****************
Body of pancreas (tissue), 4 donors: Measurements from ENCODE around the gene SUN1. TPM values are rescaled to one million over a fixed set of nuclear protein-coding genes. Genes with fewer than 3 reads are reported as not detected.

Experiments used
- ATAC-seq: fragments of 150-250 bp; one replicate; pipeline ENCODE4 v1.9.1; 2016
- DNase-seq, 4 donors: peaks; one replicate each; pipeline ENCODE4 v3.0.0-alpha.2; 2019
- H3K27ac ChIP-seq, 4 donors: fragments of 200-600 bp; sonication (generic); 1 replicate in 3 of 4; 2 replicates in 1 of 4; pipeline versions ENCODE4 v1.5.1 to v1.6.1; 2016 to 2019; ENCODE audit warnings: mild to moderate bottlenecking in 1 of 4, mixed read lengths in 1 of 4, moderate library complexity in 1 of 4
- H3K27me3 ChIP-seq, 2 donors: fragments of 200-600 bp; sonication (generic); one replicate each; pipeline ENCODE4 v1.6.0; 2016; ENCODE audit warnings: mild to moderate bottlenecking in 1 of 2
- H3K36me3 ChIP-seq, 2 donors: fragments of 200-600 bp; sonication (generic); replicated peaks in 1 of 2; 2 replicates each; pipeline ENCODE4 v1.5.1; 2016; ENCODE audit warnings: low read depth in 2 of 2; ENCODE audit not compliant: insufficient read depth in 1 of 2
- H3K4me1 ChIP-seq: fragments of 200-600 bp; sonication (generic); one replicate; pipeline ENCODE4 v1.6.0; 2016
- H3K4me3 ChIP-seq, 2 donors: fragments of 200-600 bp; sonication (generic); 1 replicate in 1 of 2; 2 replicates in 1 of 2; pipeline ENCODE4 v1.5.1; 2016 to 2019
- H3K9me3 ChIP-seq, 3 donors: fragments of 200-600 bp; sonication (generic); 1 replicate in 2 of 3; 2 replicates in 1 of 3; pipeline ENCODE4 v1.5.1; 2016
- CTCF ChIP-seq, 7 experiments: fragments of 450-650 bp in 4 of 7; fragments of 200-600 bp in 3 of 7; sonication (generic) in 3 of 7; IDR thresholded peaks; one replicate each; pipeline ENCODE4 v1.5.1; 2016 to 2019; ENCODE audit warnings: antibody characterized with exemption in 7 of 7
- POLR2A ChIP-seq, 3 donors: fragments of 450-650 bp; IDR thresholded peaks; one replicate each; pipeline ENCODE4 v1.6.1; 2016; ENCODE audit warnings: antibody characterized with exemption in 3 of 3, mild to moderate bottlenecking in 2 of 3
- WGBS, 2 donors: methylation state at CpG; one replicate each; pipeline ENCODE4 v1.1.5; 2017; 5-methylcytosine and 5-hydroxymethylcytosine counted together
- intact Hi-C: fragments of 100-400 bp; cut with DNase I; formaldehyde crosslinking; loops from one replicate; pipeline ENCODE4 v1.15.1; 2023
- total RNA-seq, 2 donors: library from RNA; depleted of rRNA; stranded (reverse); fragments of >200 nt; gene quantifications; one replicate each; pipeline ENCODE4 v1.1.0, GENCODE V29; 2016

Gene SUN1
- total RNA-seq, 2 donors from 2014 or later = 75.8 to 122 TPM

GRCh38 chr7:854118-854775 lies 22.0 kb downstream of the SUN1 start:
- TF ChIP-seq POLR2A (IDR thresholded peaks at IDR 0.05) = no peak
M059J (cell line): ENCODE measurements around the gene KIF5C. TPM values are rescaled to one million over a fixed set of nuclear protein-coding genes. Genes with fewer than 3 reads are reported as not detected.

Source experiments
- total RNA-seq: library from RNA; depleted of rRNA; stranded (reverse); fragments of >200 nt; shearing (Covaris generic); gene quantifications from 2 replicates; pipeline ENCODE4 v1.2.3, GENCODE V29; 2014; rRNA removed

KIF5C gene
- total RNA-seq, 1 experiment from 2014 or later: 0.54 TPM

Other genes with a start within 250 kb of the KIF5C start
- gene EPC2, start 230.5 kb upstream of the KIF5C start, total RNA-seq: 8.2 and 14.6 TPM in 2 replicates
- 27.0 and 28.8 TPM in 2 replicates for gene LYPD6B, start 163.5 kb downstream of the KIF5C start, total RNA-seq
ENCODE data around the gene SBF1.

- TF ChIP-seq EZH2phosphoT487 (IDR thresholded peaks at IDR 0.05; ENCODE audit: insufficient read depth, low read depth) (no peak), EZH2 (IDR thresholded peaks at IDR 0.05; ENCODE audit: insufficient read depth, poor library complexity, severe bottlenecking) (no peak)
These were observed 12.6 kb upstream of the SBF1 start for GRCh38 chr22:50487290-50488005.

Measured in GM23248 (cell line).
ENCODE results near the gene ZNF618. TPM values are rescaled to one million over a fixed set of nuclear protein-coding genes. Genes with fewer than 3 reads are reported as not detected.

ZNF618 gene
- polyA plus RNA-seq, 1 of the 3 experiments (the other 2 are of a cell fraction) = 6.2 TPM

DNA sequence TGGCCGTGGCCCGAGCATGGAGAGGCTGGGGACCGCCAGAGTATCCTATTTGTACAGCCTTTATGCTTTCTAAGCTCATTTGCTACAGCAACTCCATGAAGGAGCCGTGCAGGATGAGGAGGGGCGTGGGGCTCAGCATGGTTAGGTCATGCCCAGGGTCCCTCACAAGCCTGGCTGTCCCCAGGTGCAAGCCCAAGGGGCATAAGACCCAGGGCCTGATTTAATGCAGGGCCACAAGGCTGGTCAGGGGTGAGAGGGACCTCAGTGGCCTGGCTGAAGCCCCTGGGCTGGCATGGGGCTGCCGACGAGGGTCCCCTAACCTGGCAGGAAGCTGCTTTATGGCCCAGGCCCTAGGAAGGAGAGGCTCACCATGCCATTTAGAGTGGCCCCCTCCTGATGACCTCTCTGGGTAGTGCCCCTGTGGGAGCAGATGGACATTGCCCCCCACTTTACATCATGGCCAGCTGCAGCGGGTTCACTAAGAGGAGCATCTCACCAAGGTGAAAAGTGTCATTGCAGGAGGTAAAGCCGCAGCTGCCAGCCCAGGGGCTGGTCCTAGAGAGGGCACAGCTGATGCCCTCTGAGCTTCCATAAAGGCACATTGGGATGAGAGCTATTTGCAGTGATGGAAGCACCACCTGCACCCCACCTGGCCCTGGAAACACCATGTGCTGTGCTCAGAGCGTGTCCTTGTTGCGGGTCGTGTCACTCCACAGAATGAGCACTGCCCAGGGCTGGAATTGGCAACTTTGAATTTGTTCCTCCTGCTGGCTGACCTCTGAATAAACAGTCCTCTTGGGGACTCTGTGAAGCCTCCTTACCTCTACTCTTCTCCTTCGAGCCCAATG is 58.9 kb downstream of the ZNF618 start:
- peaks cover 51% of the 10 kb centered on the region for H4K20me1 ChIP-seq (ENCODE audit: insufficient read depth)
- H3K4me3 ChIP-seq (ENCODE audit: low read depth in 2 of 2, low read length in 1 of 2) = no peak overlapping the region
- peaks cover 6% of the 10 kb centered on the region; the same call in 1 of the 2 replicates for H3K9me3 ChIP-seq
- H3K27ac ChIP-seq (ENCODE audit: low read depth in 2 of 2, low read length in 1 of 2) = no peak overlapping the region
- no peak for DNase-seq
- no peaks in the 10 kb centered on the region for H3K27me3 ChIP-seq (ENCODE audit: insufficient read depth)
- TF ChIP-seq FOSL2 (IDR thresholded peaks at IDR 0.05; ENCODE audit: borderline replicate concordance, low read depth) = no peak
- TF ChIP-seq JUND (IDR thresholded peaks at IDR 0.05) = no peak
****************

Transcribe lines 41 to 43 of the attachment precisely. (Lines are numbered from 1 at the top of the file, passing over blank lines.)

- no peaks in the 10 kb centered on the region for H3K27me3 ChIP-seq (ENCODE audit: insufficient read depth)
- TF ChIP-seq FOSL2 (IDR thresholded peaks at IDR 0.05; ENCODE audit: borderline replicate concordance, low read depth) = no peak
- TF ChIP-seq JUND (IDR thresholded peaks at IDR 0.05) = no peak